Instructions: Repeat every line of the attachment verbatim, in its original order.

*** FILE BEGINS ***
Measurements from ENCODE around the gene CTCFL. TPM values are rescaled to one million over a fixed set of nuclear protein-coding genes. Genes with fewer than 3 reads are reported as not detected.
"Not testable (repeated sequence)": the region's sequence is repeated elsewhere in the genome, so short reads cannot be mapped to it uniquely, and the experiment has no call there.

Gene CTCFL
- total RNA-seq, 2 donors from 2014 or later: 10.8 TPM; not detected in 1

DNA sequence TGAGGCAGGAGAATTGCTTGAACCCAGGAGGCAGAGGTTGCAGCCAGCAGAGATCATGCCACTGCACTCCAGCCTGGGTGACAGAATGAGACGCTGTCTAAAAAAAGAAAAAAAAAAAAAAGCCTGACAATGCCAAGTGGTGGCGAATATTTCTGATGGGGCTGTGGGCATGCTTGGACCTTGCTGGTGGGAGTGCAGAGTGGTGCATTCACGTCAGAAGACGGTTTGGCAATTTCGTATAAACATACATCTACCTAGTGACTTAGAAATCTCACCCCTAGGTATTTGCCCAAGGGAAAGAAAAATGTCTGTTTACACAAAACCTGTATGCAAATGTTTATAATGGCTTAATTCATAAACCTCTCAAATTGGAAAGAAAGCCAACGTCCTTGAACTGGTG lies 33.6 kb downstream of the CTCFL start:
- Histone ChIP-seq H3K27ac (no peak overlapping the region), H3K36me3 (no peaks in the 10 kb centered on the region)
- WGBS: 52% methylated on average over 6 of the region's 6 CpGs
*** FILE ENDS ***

Measurements from ENCODE around the gene CTCFL. TPM values are rescaled to one million over a fixed set of nuclear protein-coding genes. Genes with fewer than 3 reads are reported as not detected.
"Not testable (repeated sequence)": the region's sequence is repeated elsewhere in the genome, so short reads cannot be mapped to it uniquely, and the experiment has no call there.

Gene CTCFL
- total RNA-seq, 2 donors from 2014 or later: 10.8 TPM; not detected in 1

DNA sequence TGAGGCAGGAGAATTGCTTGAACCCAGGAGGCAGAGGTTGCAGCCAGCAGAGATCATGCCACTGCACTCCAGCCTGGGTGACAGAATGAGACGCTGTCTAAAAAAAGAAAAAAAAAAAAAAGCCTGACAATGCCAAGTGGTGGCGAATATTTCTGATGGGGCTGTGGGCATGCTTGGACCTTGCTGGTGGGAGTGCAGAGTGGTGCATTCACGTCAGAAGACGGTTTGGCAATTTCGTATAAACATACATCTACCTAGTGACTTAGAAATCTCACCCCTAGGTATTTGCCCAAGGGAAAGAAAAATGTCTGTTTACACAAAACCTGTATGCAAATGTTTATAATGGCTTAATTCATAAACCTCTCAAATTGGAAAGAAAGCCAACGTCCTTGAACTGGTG lies 33.6 kb downstream of the CTCFL start:
- Histone ChIP-seq H3K27ac (no peak overlapping the region), H3K36me3 (no peaks in the 10 kb centered on the region)
- WGBS: 52% methylated on average over 6 of the region's 6 CpGs